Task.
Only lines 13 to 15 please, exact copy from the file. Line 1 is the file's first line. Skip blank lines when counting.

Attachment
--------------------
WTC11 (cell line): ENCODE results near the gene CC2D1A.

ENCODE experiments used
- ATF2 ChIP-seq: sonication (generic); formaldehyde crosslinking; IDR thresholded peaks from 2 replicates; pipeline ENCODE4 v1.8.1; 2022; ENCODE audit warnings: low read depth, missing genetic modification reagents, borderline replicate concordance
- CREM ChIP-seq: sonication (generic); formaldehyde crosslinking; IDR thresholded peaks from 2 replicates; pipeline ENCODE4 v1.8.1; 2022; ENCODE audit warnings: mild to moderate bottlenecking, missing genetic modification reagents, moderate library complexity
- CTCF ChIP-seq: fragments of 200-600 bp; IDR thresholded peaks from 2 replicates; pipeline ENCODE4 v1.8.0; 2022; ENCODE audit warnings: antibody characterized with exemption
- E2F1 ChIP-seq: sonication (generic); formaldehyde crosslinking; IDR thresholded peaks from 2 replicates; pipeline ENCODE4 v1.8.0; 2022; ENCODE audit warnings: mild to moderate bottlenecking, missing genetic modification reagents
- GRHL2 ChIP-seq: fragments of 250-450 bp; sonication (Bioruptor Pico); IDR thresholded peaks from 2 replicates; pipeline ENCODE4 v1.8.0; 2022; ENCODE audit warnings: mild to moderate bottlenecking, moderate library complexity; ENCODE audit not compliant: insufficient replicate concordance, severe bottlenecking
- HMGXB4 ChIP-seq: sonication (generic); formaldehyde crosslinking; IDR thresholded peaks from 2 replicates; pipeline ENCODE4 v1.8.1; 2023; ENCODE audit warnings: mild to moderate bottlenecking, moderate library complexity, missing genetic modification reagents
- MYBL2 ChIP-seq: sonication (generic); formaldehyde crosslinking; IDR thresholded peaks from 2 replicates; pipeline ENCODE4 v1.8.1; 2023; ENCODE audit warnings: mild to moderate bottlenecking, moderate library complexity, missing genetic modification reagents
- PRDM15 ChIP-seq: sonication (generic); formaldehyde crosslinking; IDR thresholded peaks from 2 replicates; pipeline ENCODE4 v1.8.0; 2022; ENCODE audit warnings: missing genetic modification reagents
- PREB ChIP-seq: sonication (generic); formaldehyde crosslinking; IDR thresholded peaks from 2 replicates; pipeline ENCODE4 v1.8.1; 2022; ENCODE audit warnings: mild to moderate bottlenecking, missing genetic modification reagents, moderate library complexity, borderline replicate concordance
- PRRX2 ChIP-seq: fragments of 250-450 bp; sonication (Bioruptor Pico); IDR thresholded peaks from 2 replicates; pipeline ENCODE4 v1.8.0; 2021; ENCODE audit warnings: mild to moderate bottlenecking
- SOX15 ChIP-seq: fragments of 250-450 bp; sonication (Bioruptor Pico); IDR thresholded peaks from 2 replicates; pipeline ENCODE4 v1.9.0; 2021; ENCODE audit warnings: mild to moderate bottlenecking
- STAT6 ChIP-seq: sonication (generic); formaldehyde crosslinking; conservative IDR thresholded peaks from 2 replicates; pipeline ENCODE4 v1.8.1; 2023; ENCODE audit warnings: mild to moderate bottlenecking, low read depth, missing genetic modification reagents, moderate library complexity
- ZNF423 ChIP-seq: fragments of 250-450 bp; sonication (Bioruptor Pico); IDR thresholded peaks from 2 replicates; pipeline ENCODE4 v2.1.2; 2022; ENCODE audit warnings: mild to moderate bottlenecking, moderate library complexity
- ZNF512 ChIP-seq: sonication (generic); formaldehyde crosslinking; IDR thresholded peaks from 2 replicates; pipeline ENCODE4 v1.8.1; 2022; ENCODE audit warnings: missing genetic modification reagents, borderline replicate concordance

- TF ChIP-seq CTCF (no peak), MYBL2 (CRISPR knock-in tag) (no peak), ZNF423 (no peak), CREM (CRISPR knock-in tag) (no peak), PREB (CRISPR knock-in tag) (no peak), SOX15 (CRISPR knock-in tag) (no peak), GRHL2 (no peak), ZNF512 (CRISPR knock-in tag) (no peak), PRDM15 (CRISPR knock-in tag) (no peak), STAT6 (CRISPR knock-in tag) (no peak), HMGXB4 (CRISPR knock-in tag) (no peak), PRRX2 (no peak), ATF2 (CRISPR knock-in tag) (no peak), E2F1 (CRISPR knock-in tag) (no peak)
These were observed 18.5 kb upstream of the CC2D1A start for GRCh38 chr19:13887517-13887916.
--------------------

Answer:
- SOX15 ChIP-seq: fragments of 250-450 bp; sonication (Bioruptor Pico); IDR thresholded peaks from 2 replicates; pipeline ENCODE4 v1.9.0; 2021; ENCODE audit warnings: mild to moderate bottlenecking
- STAT6 ChIP-seq: sonication (generic); formaldehyde crosslinking; conservative IDR thresholded peaks from 2 replicates; pipeline ENCODE4 v1.8.1; 2023; ENCODE audit warnings: mild to moderate bottlenecking, low read depth, missing genetic modification reagents, moderate library complexity
- ZNF423 ChIP-seq: fragments of 250-450 bp; sonication (Bioruptor Pico); IDR thresholded peaks from 2 replicates; pipeline ENCODE4 v2.1.2; 2022; ENCODE audit warnings: mild to moderate bottlenecking, moderate library complexity